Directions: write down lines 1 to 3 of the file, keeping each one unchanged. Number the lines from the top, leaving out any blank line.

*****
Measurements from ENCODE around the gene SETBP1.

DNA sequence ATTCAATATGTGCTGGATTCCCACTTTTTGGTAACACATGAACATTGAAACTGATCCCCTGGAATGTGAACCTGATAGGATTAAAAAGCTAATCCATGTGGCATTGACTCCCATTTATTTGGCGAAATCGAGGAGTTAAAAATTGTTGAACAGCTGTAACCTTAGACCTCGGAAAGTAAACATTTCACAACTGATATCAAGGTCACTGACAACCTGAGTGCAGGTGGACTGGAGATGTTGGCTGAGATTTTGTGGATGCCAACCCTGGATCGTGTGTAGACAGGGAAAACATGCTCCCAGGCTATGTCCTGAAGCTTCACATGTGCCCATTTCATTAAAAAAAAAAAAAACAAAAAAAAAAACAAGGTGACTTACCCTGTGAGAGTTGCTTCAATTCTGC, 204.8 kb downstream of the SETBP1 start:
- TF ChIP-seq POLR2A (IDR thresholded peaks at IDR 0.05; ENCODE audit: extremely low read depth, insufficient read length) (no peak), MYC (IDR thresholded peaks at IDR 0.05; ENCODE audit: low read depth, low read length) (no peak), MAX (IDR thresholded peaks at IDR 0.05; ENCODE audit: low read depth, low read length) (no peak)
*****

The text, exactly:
Measurements from ENCODE around the gene SETBP1.

DNA sequence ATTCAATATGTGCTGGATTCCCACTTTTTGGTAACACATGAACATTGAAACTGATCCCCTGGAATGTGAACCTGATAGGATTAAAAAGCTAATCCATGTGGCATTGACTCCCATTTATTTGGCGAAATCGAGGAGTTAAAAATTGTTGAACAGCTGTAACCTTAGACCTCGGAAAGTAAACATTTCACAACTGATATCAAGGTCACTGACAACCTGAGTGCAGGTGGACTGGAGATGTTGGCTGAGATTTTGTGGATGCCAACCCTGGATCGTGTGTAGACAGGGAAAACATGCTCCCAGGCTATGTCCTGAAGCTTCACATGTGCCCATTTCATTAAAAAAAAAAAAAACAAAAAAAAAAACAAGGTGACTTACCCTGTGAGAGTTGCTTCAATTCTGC, 204.8 kb downstream of the SETBP1 start:
- TF ChIP-seq POLR2A (IDR thresholded peaks at IDR 0.05; ENCODE audit: extremely low read depth, insufficient read length) (no peak), MYC (IDR thresholded peaks at IDR 0.05; ENCODE audit: low read depth, low read length) (no peak), MAX (IDR thresholded peaks at IDR 0.05; ENCODE audit: low read depth, low read length) (no peak)